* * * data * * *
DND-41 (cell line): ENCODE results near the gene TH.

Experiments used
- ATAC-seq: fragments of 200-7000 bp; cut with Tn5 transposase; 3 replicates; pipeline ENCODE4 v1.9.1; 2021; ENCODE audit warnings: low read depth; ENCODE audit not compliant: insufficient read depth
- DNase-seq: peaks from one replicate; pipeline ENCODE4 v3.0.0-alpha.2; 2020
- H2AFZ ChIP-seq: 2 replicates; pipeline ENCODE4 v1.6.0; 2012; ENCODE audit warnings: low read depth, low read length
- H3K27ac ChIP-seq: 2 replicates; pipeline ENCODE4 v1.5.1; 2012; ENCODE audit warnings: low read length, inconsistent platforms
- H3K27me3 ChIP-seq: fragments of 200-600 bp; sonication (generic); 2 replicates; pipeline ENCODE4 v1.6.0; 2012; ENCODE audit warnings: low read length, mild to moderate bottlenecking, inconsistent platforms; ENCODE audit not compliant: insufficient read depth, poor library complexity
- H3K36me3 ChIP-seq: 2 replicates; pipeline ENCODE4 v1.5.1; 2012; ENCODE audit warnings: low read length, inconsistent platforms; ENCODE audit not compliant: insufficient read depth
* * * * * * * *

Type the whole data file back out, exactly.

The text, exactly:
DND-41 (cell line): ENCODE results near the gene TH.

Experiments used
- ATAC-seq: fragments of 200-7000 bp; cut with Tn5 transposase; 3 replicates; pipeline ENCODE4 v1.9.1; 2021; ENCODE audit warnings: low read depth; ENCODE audit not compliant: insufficient read depth
- DNase-seq: peaks from one replicate; pipeline ENCODE4 v3.0.0-alpha.2; 2020
- H2AFZ ChIP-seq: 2 replicates; pipeline ENCODE4 v1.6.0; 2012; ENCODE audit warnings: low read depth, low read length
- H3K27ac ChIP-seq: 2 replicates; pipeline ENCODE4 v1.5.1; 2012; ENCODE audit warnings: low read length, inconsistent platforms
- H3K27me3 ChIP-seq: fragments of 200-600 bp; sonication (generic); 2 replicates; pipeline ENCODE4 v1.6.0; 2012; ENCODE audit warnings: low read length, mild to moderate bottlenecking, inconsistent platforms; ENCODE audit not compliant: insufficient read depth, poor library complexity
- H3K36me3 ChIP-seq: 2 replicates; pipeline ENCODE4 v1.5.1; 2012; ENCODE audit warnings: low read length, inconsistent platforms; ENCODE audit not compliant: insufficient read depth